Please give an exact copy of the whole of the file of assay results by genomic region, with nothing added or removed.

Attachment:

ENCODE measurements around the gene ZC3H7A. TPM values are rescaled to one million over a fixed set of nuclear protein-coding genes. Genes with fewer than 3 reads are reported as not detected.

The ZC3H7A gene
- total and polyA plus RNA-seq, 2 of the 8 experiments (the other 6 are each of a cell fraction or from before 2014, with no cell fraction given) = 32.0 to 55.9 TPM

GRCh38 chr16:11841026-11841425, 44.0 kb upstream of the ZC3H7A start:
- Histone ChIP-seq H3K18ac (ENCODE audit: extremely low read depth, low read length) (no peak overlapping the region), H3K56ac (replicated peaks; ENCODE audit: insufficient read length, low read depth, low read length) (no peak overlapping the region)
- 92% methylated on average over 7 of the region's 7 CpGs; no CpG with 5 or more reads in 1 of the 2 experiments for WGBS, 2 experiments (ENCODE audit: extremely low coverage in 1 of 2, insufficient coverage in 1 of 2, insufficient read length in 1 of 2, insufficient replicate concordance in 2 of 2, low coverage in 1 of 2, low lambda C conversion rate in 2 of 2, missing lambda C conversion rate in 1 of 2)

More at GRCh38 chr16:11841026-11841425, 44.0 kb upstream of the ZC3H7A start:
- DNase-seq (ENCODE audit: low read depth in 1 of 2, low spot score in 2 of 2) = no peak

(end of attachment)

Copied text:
ENCODE measurements around the gene ZC3H7A. TPM values are rescaled to one million over a fixed set of nuclear protein-coding genes. Genes with fewer than 3 reads are reported as not detected.

The ZC3H7A gene
- total and polyA plus RNA-seq, 2 of the 8 experiments (the other 6 are each of a cell fraction or from before 2014, with no cell fraction given) = 32.0 to 55.9 TPM

GRCh38 chr16:11841026-11841425, 44.0 kb upstream of the ZC3H7A start:
- Histone ChIP-seq H3K18ac (ENCODE audit: extremely low read depth, low read length) (no peak overlapping the region), H3K56ac (replicated peaks; ENCODE audit: insufficient read length, low read depth, low read length) (no peak overlapping the region)
- 92% methylated on average over 7 of the region's 7 CpGs; no CpG with 5 or more reads in 1 of the 2 experiments for WGBS, 2 experiments (ENCODE audit: extremely low coverage in 1 of 2, insufficient coverage in 1 of 2, insufficient read length in 1 of 2, insufficient replicate concordance in 2 of 2, low coverage in 1 of 2, low lambda C conversion rate in 2 of 2, missing lambda C conversion rate in 1 of 2)

More at GRCh38 chr16:11841026-11841425, 44.0 kb upstream of the ZC3H7A start:
- DNase-seq (ENCODE audit: low read depth in 1 of 2, low spot score in 2 of 2) = no peak